Before his return, new Manly coach Anthony Seibold, who was the England defence coach for the previous 18 months, told The Roar that not only was Jones the best person he had worked alongside in “coaching in the moment” but that he would add a “whole heap” in lifting the profile of rugby in Australia.
“What he would bring if they considered bringing him on is that he’s got a high profile, which probably rugby needs in Australia in some ways,” Seibold told The Roar.
“With the British and Irish Lions tour, the World Cup in ’27, if they were looking to add to their coaching staff or consider Eddie, he cuts through all the rugby league and the AFL media, doesn’t he?
“Post-Dave Rennie or after the World Cup, if they’re looking for another coach or they have a position for Eddie, I would think he’d add a whole heap.”
That theme was extended during The Roar’s feature piece with nine Wallabies.
Already, the announcement of his return as Wallabies coach has put rugby back into headlines.
Jones was sacked as England coach despite having the nation’s greatest ever win record (73 per cent).
During his seven-year tenure with England, he led the proud rugby nation to 18 consecutive victories during his first two years in charge, won three Six Nations, including a grand slam in 2016, won two series in Australia and took them to the World Cup final.
Jones replaced Dave Rennie, who won just 38 per cent of his Test in charge of the Wallabies.
Jones’ return shapes as one of the most fascinating in rugby history, with the prodigal son of Australian rugby returning 18 years after he was sacked following a dreadful run in 2005.
Those who played under him consider him the best coach they played under, with former Wallabies captain Stirling Mortlock describing him as the “complete package” while Elton Flatley said he “got the best out of me” as a player.
Former prop Matt Dunning, who was ridiculed by the Wallabies coach when he first met him during a review at the Coogee Bay in 2003, said Jones was the “Justin Langer figure” the Wallabies needed and he thrived with the “stick” being given to him.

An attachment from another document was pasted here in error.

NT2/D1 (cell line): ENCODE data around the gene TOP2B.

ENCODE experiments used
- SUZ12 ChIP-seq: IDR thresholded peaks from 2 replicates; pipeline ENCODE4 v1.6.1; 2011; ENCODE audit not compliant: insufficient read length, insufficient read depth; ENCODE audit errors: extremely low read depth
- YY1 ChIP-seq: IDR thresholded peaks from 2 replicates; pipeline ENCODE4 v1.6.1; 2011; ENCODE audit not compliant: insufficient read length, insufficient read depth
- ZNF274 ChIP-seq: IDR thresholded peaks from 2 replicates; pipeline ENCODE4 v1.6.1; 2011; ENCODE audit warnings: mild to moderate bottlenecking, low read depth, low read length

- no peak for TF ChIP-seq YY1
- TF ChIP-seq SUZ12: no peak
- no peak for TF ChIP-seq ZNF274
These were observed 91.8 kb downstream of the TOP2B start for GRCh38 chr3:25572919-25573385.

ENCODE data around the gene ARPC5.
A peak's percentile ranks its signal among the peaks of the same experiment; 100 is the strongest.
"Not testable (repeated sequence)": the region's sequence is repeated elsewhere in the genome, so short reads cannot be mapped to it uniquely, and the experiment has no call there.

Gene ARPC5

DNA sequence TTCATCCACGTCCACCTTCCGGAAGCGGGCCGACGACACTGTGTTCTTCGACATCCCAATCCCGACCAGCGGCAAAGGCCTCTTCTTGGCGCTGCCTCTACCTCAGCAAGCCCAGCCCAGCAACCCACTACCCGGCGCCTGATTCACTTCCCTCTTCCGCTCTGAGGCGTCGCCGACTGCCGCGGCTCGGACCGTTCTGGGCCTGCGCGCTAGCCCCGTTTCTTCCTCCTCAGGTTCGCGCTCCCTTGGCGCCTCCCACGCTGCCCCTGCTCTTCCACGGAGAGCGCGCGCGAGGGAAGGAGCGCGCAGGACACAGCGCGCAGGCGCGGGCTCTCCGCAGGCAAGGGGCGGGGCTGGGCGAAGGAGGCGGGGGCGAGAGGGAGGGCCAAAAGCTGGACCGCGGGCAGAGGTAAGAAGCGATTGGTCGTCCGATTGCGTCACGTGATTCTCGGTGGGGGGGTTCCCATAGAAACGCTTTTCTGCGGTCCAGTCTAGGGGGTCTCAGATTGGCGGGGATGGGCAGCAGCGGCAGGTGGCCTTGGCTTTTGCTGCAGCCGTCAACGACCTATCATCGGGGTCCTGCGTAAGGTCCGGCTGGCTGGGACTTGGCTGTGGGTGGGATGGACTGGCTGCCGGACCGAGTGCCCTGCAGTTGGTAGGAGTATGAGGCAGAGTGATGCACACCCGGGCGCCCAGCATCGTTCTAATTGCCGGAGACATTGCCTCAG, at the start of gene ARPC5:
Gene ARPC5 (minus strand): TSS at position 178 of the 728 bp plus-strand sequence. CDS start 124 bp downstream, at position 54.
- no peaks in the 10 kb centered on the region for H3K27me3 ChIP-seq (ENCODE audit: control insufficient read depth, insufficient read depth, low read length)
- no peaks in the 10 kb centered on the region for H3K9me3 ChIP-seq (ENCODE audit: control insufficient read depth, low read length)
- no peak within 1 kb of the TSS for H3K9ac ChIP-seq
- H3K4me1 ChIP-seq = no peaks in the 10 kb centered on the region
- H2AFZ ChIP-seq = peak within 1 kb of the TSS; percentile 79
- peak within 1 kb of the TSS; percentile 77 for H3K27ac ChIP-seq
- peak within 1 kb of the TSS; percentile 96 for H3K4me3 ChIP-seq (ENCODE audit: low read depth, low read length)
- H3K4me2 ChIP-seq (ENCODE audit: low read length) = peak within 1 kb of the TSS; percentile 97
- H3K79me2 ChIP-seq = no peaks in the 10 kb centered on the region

“The first time I was picked in the Wallabies was in ’03 before the Tri-Nations,” Dunning said.
“I had never spoken to Eddie, I had never met Eddie. I walked into the little office down at Coogee Bay, had my one-on-one meeting, he goes, ‘G’day, Tuck, is it? Why do they call you Tuck?
“I explain the reason, ‘Frier Tuck.’ He goes, ‘That’s a stupid nickname.’ And I said ‘Well, I didn’t make it up.’
“He goes, ‘Righto Tuck, you’ve had three years of Super Rugby, if zero is useless and seven’s the best player in the world, what would you have given yourself for the 2001 season?’
“I said, ‘I don’t know, three.’ He goes, ‘No, zero, you were hopeless.’
“He goes, ‘2002, same scenario, what would you have given yourself?’
“I went, ‘Two.’
“He goes, ‘No, another zero, terrible, hopeless, I wouldn’t have you near me.’
“I went, ‘Right.’
“’2003, this year, what do you give yourself?’
“I went, ‘A one.’
“He went, ‘One, you’ve been heaps better than that. You were a three. Much better, heaps better. You’re not even a good judge, but let me tell you one thing, unless you’re a four, I won’t pick you, I’ll pick a club footballer before you unless you’re a four or above because you’ve got a lot to do because you’re only just a three.’
“That was my first meeting with him.”
Stories about Jones are infamous and while the Wallabies coach is said to have softened some of his ways, he is must watch.
If Jones can break the Wallabies’ Bledisloe drought, his story will become legendary.